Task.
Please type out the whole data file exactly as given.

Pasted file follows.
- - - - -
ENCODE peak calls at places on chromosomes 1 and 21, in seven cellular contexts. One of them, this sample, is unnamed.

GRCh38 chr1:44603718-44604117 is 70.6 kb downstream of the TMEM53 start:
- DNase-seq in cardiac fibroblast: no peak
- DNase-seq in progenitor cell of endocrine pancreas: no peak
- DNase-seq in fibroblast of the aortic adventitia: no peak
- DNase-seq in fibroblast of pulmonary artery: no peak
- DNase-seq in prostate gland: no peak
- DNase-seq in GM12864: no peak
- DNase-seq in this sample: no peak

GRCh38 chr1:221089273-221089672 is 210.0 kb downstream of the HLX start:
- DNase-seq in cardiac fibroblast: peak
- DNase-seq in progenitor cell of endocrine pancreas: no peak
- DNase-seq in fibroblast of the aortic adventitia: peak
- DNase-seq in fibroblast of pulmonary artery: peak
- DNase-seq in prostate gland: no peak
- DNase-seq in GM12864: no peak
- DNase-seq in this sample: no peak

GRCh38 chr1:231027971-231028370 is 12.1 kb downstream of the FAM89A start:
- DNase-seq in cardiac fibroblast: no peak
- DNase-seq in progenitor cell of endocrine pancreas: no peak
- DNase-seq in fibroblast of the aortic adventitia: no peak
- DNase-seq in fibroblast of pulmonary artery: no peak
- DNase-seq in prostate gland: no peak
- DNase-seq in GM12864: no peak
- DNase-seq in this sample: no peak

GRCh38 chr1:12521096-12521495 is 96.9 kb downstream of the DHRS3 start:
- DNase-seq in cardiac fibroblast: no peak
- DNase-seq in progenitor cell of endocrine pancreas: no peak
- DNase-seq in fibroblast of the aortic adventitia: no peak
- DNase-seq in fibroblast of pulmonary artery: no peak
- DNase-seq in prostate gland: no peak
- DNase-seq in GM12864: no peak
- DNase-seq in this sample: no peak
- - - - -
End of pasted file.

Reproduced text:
ENCODE peak calls at places on chromosomes 1 and 21, in seven cellular contexts. One of them, this sample, is unnamed.

GRCh38 chr1:44603718-44604117 is 70.6 kb downstream of the TMEM53 start:
- DNase-seq in cardiac fibroblast: no peak
- DNase-seq in progenitor cell of endocrine pancreas: no peak
- DNase-seq in fibroblast of the aortic adventitia: no peak
- DNase-seq in fibroblast of pulmonary artery: no peak
- DNase-seq in prostate gland: no peak
- DNase-seq in GM12864: no peak
- DNase-seq in this sample: no peak

GRCh38 chr1:221089273-221089672 is 210.0 kb downstream of the HLX start:
- DNase-seq in cardiac fibroblast: peak
- DNase-seq in progenitor cell of endocrine pancreas: no peak
- DNase-seq in fibroblast of the aortic adventitia: peak
- DNase-seq in fibroblast of pulmonary artery: peak
- DNase-seq in prostate gland: no peak
- DNase-seq in GM12864: no peak
- DNase-seq in this sample: no peak

GRCh38 chr1:231027971-231028370 is 12.1 kb downstream of the FAM89A start:
- DNase-seq in cardiac fibroblast: no peak
- DNase-seq in progenitor cell of endocrine pancreas: no peak
- DNase-seq in fibroblast of the aortic adventitia: no peak
- DNase-seq in fibroblast of pulmonary artery: no peak
- DNase-seq in prostate gland: no peak
- DNase-seq in GM12864: no peak
- DNase-seq in this sample: no peak

GRCh38 chr1:12521096-12521495 is 96.9 kb downstream of the DHRS3 start:
- DNase-seq in cardiac fibroblast: no peak
- DNase-seq in progenitor cell of endocrine pancreas: no peak
- DNase-seq in fibroblast of the aortic adventitia: no peak
- DNase-seq in fibroblast of pulmonary artery: no peak
- DNase-seq in prostate gland: no peak
- DNase-seq in GM12864: no peak
- DNase-seq in this sample: no peak